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Isolated protoplasts can be cultured in a liquid medium , or semisolid agar medium , either in thin layers or tiny drops of nutrient medium in petridish. The medium used to cultivate protoplasts is the same as that needed for suspension or callus culture.
The increase in calcium concentration aids in maintaining the membrane’s integrity. The media generally require a greater quantity of sugar. The growth and vitamins are employed as needed to promote cell division as well as callus formation. differentiation.
The density of plating is an additional factor in the development of protoplasts. one x 10 to 1 protoplast per ml is the ideal number and such density is beneficial for early division of protoplasts from plants, whereas the density will decrease as the culture progresses.
Stages of Protoplast Culture
Protoplasts have the development of four phases. The protoplast that is viable in culture creates its own wall surrounding them and then is ready for cell division. The process of cell division in sequence results in the formation of calluses.
Through embryo-genetic or organogenetic differentiation, embryos or plants can develop. As they’re all derived from the same protoplast, they are all identical in genetic material.
Regeneration of the cell wall is the initial requirement for cell division. After the formation of walls, cells grow and split into two cells evenly which is shaped like “8”. After the initial division, each daughter cell splits into two cells. Each division is followed by an appearance of a cell clumps as well as cell aggregates.
All cells derived from protoplasts don’t undergo division. Numerous factors like the nature of the donor plant and hormones, culture medium and physical factors are crucial to the division of protoplasts as well as callus development. Following the formation of calluses, these are then sub-cultured on a regular basis to differentiate further making use of different hormone combinations. This is known as the medium for regeneration of plants.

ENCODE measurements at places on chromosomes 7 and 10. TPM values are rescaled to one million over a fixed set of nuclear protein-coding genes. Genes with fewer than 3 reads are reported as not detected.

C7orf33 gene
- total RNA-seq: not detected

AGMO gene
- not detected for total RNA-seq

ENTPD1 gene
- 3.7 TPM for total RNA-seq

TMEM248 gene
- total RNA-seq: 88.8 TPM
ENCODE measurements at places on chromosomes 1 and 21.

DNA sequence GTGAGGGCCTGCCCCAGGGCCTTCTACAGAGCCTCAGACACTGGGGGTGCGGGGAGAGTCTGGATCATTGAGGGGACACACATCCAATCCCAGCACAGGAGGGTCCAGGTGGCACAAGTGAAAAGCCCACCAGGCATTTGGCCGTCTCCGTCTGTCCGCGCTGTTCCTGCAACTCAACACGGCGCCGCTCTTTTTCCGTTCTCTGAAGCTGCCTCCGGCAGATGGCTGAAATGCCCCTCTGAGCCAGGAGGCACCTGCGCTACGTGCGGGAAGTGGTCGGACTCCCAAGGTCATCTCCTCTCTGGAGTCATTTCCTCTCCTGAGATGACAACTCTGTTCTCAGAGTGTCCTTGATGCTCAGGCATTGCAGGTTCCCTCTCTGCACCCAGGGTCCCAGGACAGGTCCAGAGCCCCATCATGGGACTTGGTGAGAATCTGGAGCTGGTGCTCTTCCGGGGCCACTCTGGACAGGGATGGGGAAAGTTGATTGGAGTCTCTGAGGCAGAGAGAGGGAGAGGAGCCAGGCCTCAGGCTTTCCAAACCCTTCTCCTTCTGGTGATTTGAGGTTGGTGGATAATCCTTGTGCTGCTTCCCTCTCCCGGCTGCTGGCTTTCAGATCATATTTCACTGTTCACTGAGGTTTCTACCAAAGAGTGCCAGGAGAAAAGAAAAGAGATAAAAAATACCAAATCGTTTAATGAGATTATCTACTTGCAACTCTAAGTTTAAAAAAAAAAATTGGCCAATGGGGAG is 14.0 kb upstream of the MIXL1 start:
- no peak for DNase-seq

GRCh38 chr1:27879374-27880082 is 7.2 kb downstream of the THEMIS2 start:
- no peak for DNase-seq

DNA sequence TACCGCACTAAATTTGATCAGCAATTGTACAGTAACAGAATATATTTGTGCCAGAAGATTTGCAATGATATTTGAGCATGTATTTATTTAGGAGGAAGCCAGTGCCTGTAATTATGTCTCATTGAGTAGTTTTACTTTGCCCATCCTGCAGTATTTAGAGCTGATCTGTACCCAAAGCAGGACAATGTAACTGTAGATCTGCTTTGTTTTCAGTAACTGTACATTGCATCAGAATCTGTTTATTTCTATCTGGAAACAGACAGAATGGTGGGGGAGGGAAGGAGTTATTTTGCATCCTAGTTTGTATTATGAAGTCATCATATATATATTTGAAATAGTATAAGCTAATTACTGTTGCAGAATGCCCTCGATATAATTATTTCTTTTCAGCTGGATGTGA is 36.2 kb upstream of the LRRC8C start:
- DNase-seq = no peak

Techniques of Protoplast Culture
There are many methods for protoplast culture , such as the liquid, Agar, droplet culture, coculture, hanging droplet cultivation, beads culture immobilised and feeder layer techniques.
1. Liquid Culture
This technique is typically preferred for the majority of cases in the early protoplasts’ development since it permits an easy transfer and dilution. protoplasts can easily divide in liquid mediums, and the and the osmotic pressure in the medium is regulated and reduced as protoplasts grow. The downside to this technique is it doesn’t allow the isolation of single colonies that originate from a single parent cell.
2. Agar Culture
Agarose is the most commonly used to solidify protoplast culture medium. Protoplast suspensions are prepared at double density, mixed with melted agar medium 45 degrees Celsius. The mixture is then well mixed and then plated into small peridish. In this case, the protoplasts remain in the their original position and remain immobilized. the proper efficiency of plating can be achieved, but the change in medium can be made only following clear calli development.
3. Droplet Culture
Suspending protoplasts in liquid culture medium can be placed onto petridishes, in the form of droplets. The cultured protoplasts form a clump in the middle of droplets. The liquid medium is changed regularly.
In order to stimulate division, The newly separated protoplast suspension is mixed an established, fast-growing protoplast suspension. The mixed protoplasts are then plated. Certain growth factors aid in stimulate the growth and development of isolated protoplasts.
5. Hanging Droplet Method
The culture of protoplasts is performed with an inverted droplet placed on the inside that is the cover of the petridish A small amount of protoplasts can be cultivated by this method. An extremely thin film of medium liquid is maintained inside the petridish to keep the surrounding environment within the petridish dry.
6. Bead Culture
The protoplasts suspension is mixed with any polymer such as alginate, carrageenan or any other. Then, small beads are formed by dripping in the medium. They are later, they are cultivated into the liquid medium using a slow shaking conditions.
7. Feeder Layer
In most cases, it is beneficial to reduce the density of plating. In this case, a feeder layer made up of non-dividing, X-irradiated protoplasts is coated in agar media and then this layer, isolated protoplasts are plated with the form of a very thin liquid medium. These living, non-dividing protoplasts fulfill the requirements for the smaller amount of protoplasts.